Digital modeling and fabrication is a design and production process that combines 3-D modeling or computing-aided design (CAD) with additive and subtractive manufacturing. Additive manufacturing is also known as 3-D printing, while subtractive manufacturing may also be referred to as machining.
The purpose of digital modeling and fabrication is to allow designers to create physical models that can be used to test the success of a design. Digital modeling and fabrication's potential uses span a variety of industries, from manufacturing to architecture to fashion.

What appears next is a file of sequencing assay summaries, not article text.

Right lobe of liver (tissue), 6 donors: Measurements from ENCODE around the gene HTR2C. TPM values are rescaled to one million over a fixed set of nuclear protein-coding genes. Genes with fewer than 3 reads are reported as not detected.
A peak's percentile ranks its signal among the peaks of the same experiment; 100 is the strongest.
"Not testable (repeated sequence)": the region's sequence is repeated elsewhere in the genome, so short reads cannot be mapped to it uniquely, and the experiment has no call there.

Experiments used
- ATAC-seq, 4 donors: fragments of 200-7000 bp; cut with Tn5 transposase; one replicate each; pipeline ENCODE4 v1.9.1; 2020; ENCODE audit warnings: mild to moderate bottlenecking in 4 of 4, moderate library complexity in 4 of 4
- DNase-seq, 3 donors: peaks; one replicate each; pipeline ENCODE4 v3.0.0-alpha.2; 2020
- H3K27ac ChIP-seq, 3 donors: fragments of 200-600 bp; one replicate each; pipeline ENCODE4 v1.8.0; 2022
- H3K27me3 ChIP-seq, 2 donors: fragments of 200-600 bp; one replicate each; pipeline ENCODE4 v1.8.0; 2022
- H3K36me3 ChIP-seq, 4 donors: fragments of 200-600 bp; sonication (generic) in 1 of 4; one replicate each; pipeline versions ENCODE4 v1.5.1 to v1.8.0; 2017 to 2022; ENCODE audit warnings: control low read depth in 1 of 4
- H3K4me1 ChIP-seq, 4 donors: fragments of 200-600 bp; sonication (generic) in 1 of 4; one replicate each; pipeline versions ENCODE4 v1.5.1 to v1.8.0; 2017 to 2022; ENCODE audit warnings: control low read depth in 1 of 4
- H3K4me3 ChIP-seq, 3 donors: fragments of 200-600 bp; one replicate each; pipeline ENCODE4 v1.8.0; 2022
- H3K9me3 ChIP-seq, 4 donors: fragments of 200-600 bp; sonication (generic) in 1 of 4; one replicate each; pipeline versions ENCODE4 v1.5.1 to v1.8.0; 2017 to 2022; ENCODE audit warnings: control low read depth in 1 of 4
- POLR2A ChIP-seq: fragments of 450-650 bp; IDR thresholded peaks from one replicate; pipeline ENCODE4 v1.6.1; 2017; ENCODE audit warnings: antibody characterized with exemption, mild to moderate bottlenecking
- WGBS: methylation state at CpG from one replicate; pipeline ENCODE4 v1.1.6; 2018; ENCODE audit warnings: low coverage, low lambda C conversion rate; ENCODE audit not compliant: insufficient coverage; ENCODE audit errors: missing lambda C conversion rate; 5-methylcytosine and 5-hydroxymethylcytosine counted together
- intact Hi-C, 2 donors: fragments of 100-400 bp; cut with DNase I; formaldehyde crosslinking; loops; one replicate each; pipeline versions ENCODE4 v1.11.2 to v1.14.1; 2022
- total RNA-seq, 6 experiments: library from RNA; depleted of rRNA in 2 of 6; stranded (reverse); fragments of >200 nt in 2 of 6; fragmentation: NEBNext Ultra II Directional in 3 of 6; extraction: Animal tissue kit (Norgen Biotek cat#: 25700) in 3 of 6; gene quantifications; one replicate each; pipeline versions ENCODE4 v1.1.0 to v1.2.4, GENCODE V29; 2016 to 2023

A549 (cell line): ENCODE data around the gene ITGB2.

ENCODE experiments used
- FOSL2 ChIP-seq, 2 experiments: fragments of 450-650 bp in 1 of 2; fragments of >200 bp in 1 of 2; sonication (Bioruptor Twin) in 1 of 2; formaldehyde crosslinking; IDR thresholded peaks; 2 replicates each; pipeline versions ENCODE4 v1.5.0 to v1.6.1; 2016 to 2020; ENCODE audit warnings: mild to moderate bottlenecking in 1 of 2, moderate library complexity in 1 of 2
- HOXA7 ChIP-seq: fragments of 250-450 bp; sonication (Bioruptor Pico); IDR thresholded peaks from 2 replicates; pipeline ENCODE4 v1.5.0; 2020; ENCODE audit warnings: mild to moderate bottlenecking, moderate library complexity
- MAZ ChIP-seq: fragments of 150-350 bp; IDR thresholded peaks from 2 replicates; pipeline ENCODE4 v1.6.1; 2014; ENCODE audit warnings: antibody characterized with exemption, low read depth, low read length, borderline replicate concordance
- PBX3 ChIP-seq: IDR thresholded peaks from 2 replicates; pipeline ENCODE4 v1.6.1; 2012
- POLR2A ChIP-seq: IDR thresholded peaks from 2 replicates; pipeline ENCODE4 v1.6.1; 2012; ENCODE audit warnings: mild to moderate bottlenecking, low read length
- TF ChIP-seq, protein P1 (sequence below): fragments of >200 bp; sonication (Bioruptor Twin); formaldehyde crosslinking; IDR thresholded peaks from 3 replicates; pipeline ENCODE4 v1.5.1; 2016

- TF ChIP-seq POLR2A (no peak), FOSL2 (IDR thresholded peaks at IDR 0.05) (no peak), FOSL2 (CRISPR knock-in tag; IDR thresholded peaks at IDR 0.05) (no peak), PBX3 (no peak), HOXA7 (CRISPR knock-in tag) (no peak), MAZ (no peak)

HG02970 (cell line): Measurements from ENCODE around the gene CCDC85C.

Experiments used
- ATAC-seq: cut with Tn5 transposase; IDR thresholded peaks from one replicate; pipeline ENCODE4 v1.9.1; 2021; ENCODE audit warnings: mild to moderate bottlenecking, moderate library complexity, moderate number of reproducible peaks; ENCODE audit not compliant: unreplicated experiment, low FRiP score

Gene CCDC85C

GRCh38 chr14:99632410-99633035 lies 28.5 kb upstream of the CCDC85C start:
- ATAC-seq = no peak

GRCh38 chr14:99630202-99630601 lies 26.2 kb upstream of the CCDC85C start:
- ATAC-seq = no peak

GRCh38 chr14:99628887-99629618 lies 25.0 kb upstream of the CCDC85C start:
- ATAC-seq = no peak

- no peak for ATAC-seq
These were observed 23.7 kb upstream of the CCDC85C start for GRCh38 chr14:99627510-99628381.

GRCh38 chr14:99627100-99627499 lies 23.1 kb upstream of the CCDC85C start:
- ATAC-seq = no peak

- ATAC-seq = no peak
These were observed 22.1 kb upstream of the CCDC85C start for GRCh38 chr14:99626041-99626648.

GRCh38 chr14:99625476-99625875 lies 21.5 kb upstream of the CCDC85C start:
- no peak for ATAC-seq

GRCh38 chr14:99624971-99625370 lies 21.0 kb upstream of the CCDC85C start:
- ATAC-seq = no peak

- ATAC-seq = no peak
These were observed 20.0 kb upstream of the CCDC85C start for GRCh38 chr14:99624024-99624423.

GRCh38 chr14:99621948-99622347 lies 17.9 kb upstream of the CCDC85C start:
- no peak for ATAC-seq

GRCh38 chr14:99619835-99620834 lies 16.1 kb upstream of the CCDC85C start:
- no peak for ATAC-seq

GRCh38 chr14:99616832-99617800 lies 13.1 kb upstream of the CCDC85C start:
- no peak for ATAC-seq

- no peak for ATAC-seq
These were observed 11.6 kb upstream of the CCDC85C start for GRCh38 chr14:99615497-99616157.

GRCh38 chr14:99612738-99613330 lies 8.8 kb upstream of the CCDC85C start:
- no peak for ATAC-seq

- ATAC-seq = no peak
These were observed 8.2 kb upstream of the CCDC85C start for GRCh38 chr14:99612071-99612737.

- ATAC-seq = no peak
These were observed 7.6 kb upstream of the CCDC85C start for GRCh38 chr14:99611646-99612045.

There are several methods for turning digital models into solid objects. While 3-D printing is growing in popularity, less expensive fabrication options also exist. Laser cutters -- which are fairly low-cost -- can be used to carve thin materials, such as wood or matte board, into shapes that can then be stacked to create a 3-D object. Computer numerical control (CNC) routers work on the Cartesian coordinate system, using alphanumeric codes known as G-codes to drive machine tools that quickly cut into materials such as foam, plywood or metal.
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